One group of Puritans wanted a complete break from the Church of England, impatient as they were with the de-Catholicization of the Anglican Church. These people were known as Separatists.

James I, king of England (and Scotland) and head of the Church of England felt threatened by the Separatists and threatened to throw them out of England. Many took their own steps and left voluntarily.

The Pilgrims were a group of Separatists.
The group that became known as the Pilgrims initially went to Holland. After their kids started becoming Dutch instead of English, they sought other options.

Along with a group of non-Separatist investors, the group secured rights from the Virginia Company to settle within Virginia.

1620 - 120 people, Separatists and non-Separatists set sail for Virginia. Wildly off course, they land off the coast of Massachusetts.

Plymouth Bay is chosen as settlement site:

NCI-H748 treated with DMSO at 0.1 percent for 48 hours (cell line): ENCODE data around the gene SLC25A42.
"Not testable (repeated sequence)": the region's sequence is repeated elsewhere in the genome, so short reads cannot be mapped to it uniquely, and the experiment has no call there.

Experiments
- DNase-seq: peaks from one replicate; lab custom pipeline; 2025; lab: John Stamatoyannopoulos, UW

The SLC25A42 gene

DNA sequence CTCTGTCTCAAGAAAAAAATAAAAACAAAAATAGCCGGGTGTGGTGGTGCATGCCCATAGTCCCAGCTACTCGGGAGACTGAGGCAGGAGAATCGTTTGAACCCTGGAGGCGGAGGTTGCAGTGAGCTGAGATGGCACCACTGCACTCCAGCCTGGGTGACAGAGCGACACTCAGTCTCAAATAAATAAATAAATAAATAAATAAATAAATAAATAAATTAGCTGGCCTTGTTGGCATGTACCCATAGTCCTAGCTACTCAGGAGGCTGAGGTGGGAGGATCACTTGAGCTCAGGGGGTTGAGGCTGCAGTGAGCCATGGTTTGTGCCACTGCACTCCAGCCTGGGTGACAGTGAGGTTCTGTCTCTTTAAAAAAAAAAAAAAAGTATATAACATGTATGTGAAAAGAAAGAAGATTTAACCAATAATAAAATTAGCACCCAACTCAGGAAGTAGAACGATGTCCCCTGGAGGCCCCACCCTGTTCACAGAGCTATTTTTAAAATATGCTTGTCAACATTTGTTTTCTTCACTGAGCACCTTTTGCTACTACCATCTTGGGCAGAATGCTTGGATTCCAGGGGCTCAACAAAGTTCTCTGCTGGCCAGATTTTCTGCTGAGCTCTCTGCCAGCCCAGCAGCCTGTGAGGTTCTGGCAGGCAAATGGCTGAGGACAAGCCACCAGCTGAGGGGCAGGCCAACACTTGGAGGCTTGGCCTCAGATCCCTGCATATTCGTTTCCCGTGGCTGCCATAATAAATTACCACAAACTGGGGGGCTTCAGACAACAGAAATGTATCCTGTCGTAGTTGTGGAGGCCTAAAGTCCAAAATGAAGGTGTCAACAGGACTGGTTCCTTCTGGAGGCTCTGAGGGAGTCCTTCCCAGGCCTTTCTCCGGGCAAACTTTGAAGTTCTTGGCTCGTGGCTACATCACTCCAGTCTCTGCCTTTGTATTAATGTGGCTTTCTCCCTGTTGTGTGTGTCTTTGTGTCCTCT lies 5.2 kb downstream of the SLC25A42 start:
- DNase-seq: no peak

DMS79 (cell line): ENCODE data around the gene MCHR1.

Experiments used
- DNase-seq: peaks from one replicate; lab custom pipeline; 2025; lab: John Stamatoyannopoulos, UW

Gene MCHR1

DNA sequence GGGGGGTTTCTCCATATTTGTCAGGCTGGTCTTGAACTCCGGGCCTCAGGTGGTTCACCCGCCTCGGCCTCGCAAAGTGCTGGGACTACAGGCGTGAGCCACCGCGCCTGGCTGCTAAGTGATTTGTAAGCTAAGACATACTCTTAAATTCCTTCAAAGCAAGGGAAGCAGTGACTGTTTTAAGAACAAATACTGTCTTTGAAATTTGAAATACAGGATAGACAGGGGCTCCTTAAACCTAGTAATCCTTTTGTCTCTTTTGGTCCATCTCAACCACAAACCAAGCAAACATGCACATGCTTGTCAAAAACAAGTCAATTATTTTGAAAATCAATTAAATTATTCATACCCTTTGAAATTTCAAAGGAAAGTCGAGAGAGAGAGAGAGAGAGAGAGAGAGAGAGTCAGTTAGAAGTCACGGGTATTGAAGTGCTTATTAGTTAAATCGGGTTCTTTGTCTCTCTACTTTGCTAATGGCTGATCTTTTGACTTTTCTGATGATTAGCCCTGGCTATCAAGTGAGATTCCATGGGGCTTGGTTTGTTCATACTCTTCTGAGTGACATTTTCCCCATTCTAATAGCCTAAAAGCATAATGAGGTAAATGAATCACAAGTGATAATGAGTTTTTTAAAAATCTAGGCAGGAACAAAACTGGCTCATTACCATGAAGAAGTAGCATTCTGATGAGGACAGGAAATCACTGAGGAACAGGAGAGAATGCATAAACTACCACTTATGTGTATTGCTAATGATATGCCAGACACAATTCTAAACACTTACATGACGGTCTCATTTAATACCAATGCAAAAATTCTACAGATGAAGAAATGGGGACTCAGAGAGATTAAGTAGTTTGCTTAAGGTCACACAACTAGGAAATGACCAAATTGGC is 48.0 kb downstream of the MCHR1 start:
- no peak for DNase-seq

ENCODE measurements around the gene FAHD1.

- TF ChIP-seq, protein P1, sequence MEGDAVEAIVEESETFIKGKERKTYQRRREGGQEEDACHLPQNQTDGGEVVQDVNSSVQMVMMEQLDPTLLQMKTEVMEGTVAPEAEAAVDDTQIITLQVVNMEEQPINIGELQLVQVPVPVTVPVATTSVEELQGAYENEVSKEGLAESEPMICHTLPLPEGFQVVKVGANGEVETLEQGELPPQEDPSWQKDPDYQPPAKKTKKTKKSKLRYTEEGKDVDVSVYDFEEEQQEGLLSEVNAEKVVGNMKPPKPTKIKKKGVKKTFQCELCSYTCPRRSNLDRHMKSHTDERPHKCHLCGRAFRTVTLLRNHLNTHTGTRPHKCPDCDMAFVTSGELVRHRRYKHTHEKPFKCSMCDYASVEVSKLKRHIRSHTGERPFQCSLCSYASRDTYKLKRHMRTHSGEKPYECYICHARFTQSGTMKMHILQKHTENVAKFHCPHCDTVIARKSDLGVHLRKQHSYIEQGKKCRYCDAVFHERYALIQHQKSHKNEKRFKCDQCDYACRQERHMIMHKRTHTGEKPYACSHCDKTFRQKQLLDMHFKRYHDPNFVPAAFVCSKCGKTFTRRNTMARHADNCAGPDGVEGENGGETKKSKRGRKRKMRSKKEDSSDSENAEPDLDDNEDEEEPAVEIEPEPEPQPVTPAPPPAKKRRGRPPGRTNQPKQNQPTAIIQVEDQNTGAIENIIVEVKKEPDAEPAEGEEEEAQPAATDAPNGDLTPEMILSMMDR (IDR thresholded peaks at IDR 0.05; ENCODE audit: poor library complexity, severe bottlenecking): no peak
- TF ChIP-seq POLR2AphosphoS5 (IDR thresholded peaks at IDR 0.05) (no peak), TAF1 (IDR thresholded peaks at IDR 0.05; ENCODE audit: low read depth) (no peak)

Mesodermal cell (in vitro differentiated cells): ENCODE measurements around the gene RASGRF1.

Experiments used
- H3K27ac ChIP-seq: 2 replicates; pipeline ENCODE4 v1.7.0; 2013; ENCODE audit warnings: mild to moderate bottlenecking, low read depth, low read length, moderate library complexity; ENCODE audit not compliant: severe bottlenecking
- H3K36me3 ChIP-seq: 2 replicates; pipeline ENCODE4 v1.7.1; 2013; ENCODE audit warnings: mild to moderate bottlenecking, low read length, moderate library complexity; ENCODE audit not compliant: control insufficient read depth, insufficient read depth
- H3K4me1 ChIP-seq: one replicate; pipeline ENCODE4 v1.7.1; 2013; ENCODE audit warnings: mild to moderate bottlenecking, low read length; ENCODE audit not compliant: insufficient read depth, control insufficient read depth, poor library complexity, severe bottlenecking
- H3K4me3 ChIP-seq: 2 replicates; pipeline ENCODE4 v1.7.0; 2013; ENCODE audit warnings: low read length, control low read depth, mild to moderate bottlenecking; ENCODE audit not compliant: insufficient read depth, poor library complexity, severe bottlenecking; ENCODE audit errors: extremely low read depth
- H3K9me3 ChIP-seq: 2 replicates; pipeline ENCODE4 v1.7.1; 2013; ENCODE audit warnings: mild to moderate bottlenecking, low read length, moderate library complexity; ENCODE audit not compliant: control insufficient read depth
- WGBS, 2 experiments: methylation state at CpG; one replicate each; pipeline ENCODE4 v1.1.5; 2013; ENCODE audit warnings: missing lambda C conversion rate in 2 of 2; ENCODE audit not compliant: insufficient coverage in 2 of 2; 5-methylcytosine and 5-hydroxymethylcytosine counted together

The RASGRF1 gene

-- The land around the bay had been cleared by Indians, who were no longer there because they had mostly died of smallpox in recent years.
-- The land was outside the Virginia Company's jurisdiction, so technically they were squatters.
To legitimize themselves (and perhaps to reassure the non-Separatist investors on board), the group created the Mayflower Compact.
Mayflower Compact:
Agreement provided for majority rule among settlers, except for servants. It also provided for adult male settlers to make laws and conduct open-discussion town meetings.
The Plymouth Colony existed as an independent colony until 1691 when it merged with the Massachusetts Bay Colony.

Massachusetts Bay Colony:

- Founded in 1629 by John Winthrop and other non-Separatist Puritans who felt threatened by anti-Puritan sentiment in England.

- Winthrop and his partners were granted a Royal Charter for the Massachusetts Bay Company to create of charter colony.

- Cambridge Agreement - stock holders of the Company who didn't want to emigrate sold their shares to those who were going to go: Mass. Bay Comp. was to be independent of interests back in England.

Settlement centered around Boston, which had an initial population of 2,000. This quickly increased, as about 15,000 settlers migrated to New England over the next decade.